Newcomers Leeland offer Sound of Melodies but some of these tunes are awfully familiar. Many songs, including the title track, have those rising piano/guitar crescendos that sound like everything the Goo Goo Dolls have done in the last five years. Fetching? Yes. Catchy? Absolutely. Original? Hardly. I feel like I’ve heard some of these songs before. For example, “Yes You Have” could have been done by any of the hundreds of worship bands saturating the market today. All is not lost on Melodies. Lyrically, I like what they did with “Tears of the Saints.” They jumped out of line and reached out to those who have fallen through the cracks of religion (“There are schools full of hatred / Even churches have forsaken / … This is a state of emergency”). The cheerful “Hey” and “Can’t Stop” have a lot of pep. Overall, they’ve got what it takes but Leeland needs to find something unique to latch on to lest they fade into CCM obscurity. Album Highlights: “Tears of the Saints” and “Can’t Stop” - jennifer e. jones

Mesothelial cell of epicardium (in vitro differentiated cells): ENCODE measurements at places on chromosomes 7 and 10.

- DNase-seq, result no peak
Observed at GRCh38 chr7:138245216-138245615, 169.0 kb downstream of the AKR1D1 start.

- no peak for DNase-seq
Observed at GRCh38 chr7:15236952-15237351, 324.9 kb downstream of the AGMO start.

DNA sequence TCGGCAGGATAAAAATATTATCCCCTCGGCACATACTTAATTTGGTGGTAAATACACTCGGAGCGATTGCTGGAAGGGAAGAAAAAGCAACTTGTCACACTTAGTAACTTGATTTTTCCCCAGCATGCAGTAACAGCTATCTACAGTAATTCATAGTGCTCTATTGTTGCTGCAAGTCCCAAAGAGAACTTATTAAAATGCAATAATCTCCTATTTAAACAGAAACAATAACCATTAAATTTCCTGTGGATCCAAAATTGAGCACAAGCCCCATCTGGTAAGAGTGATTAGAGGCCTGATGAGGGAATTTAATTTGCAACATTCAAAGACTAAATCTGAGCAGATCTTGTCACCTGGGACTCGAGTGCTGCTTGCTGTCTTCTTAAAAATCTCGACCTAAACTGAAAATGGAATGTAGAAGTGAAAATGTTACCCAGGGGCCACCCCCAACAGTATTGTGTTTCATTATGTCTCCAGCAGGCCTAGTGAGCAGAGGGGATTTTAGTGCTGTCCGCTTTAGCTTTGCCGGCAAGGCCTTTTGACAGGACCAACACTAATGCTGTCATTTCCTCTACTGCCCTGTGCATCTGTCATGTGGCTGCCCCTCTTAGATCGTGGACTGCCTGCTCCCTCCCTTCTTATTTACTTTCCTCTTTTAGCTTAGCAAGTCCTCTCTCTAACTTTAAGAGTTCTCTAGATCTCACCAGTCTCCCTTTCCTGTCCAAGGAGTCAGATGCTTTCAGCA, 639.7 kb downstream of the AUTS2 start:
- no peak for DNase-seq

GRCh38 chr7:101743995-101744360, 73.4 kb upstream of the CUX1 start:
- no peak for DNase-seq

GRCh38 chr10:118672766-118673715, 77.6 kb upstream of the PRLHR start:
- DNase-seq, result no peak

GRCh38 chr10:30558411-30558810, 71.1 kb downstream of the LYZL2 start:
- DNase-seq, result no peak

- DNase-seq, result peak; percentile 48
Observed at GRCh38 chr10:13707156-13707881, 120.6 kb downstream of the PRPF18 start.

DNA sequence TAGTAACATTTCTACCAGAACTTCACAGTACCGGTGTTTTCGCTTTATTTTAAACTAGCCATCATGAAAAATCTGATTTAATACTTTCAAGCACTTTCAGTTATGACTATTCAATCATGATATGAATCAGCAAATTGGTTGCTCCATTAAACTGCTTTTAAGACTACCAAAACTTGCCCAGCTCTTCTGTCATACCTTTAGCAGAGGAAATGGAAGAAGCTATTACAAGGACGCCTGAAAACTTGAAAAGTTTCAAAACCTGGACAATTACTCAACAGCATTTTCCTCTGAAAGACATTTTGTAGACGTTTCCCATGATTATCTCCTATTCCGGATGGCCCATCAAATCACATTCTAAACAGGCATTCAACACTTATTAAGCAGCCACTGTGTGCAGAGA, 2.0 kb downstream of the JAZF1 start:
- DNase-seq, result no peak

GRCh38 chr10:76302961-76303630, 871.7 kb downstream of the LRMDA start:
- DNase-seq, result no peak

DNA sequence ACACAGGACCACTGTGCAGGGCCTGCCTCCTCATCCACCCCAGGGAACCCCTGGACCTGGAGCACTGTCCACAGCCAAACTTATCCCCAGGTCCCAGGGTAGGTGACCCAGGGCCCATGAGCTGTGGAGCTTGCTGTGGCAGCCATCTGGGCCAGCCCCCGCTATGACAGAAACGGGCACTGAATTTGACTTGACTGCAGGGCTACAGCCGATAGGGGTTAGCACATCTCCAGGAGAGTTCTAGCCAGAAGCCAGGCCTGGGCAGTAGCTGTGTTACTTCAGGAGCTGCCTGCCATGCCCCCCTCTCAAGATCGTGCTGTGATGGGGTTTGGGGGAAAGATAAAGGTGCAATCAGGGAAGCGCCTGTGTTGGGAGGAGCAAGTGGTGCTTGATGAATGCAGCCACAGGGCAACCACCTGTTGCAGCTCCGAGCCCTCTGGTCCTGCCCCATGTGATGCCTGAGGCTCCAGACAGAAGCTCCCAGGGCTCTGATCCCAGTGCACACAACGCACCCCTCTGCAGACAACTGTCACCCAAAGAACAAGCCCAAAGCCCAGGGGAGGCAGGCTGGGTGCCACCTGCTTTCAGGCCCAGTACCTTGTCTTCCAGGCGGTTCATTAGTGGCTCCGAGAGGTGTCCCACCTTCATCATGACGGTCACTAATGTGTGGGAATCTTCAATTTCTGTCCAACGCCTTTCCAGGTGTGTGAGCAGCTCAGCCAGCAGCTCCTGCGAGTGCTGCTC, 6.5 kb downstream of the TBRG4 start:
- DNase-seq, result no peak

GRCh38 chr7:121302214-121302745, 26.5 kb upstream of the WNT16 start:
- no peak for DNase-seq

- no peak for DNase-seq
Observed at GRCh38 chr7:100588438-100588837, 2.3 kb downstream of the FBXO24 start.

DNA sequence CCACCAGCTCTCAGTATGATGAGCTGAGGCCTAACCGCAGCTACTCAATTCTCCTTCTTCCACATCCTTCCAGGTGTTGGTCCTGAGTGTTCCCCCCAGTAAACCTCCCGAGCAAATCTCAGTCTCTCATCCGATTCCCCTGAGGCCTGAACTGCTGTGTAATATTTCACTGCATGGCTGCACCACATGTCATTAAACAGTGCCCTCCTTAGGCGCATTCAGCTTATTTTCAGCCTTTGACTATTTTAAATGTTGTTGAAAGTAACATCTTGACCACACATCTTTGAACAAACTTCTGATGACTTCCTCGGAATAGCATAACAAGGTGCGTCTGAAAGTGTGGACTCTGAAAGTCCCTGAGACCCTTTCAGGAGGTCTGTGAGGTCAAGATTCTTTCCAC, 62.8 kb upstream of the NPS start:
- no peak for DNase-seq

- The Catalyst
The Catalyst is the sophomore project from Nigel Anderson, better known as Legin. The catchy beats of these tracks are what initially draw you into this Gospel Rap album, but it is Legin’s powerful lyrics that leave a lasting impression. His love for Christ and people shine through in every song. In “Seek the Lord,” he encourages listeners to press into God and spend time seeking His face. In “Believe Thee” he expresses a burden to reach unbelievers. He writes, “Sometimes it gets hard, and then it gets easy, You say you won't forsake, no, You won't leave me. Every night I pray, Lord, that you keep me. What is it gonna take for this world to believe Thee?” It is the heart-felt passion on this track and others that brings depth to the album. Album Highlights: “Seek the Lord,” “Move,” “Believe Thee,” and “God is an Artist.” - belinda elliott